The annual High Blaze exercise took place in the north of Italy this summer. During the exercise, helicopters of the Royal Netherlands Air Force Defense Helicopter Command (DHC) practice flying in the mountains. The rugged landscapes, changeable weather conditions and difficult landing sites provide challenging conditions to operate in.

160 people, two Eurocopter AS532 Cougar helicopters, and three Boeing CH-47D Chinook helicopters were deployed to Aviano Air Base to take part in the training. Initially, there would be five more Apache helicopters but due to an abnormality on the surface of a tail rotor blade, the Apache participation was canceled. Around 50 vehicles and 50 containers drove to Aviano from Gilze-Rijen Air Base in The Netherlands.

We spoke to detachment commander Major Boudewijn Stevens, who bears the end responsibility for the troops, helicopters and achievement of the training objectives. He explains what those objectives are:

“The primary goal is to train new pilots and loadmasters in mountain flying. The pilots and loadmasters must become familiar with the environment and the challenges of flying at higher altitudes.
There are also three secondary goals set. First the training of previously qualified pilots and loadmasters, because mountain flying skills are perishable. Therefore, as many operational pilots and loadmasters as possible participate in the exercise to maintain those specific skills.
The other secondary goal is the deployment and redeployment of the composite squadron. We operate here as one squadron that is composed of at least six different squadrons. In that way we are able to deploy almost 200 persons, dozens of trucks, containers and multiple helicopters via air and ground from Gilze-Rijen Air Base and set up our operating base somewhere else and perform our flight operations.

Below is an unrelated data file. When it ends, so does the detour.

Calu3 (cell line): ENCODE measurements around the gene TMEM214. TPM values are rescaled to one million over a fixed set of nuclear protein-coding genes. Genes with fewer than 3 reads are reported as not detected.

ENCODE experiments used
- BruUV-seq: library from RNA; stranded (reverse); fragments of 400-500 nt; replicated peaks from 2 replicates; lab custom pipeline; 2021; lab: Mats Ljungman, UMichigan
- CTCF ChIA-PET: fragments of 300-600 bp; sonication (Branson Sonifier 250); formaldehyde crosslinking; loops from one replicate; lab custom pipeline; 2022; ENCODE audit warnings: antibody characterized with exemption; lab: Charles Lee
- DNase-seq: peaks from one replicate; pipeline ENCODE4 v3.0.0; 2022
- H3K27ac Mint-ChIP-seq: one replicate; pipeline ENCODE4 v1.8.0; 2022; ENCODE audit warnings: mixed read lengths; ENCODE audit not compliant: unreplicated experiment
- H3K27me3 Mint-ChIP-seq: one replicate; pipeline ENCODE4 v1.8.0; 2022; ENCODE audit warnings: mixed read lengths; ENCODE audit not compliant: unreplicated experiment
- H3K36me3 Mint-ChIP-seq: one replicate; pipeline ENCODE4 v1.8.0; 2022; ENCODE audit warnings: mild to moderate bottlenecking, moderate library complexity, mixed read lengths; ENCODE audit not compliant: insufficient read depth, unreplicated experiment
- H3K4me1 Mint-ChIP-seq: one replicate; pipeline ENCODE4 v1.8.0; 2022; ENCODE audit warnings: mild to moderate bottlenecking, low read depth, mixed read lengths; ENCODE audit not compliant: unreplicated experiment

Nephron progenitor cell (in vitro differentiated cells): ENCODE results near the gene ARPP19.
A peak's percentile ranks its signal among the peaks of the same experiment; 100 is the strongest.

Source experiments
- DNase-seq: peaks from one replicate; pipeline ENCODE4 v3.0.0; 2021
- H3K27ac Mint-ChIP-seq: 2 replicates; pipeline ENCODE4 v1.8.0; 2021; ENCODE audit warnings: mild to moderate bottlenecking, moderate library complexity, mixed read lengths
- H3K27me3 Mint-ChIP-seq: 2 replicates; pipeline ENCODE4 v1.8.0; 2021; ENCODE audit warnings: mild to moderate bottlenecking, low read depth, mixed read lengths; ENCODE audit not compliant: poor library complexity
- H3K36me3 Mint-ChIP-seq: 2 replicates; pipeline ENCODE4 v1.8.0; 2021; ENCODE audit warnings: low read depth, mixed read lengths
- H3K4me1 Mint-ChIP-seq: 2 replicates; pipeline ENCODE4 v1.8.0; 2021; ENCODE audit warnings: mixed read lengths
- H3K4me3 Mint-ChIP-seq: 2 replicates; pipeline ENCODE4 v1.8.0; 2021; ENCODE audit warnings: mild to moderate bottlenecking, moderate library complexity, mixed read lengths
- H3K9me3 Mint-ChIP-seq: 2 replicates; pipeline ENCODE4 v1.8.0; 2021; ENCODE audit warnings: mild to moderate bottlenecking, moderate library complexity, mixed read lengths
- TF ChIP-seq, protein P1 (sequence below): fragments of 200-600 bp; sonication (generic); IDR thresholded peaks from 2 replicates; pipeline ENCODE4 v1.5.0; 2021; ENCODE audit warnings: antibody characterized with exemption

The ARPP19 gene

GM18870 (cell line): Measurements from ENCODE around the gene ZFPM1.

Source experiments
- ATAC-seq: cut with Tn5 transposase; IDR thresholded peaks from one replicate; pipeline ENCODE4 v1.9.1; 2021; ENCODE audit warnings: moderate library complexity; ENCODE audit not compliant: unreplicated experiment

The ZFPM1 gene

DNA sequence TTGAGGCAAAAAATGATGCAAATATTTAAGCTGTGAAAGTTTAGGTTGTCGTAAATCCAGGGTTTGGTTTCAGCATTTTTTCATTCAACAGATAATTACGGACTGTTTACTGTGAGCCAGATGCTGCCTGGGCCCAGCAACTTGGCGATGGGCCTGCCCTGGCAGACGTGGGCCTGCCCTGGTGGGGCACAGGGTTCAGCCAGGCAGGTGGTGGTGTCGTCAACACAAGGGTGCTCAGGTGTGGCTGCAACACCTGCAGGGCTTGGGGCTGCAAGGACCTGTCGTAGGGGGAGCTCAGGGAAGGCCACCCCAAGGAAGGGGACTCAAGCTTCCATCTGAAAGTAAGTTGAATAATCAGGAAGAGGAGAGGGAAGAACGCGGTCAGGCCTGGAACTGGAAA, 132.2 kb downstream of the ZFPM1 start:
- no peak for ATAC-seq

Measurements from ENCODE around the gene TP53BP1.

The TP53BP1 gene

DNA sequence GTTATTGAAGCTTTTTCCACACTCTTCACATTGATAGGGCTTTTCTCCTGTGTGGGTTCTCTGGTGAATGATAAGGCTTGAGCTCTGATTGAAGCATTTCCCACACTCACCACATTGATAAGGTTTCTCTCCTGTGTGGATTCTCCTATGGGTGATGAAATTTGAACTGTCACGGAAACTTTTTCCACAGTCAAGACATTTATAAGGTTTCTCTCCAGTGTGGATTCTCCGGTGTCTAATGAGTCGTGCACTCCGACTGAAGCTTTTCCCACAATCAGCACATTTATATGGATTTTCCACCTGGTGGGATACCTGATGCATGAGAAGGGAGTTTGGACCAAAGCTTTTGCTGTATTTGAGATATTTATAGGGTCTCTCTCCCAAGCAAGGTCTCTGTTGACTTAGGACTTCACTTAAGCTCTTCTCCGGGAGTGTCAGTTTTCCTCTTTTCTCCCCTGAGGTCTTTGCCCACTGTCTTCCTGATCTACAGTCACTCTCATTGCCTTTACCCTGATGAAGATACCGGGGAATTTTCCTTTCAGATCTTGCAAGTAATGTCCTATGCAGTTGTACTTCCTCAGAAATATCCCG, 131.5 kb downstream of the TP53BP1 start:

The last secondary exercise goal concerns the communication aspect. In a challenging mountainous environment we check our equipment and improve our knowledge by setting up different types of connections.”

The composite squadron is designed in such a way that it is as self-supporting as possible. While relying on a modular concept the composite squadron can be tailored to specific needs.. “For this exercise we brought our own fire brigade as well as petroleum specialists to fuel the helicopters” Major Stevens clarifies. “But we also rely on Host Nation Support provided by the US Air Force and Italian Air Force based on Aviano.”

“Moving this many troops and helicopters may require an extensive preparation. Therefore we rely on standard operating procedures. To verify that the described procedures are still valid and to maintain proficiency in case that a scenario requires us to deploy somewhere else, the logistic deployment is one of the secondary training goals.”

Upon arrival, there are no theory days and flying starts as soon as possible. The pilots love this exercise. We spoke to Captain Thijs, who is a Chinook pilot. Although it’s not his first time in the mountains, he describes the usefulness of the training: ”The majority of the flight hours we make are in the Netherlands, which is as flat as a pancake. There are no hills, let alone mountains, to train on. That makes mountain flying difficult, because as you can imagine, it is very easy to put down the helicopter on terrain that is flat. Everywhere you look you are able to land.”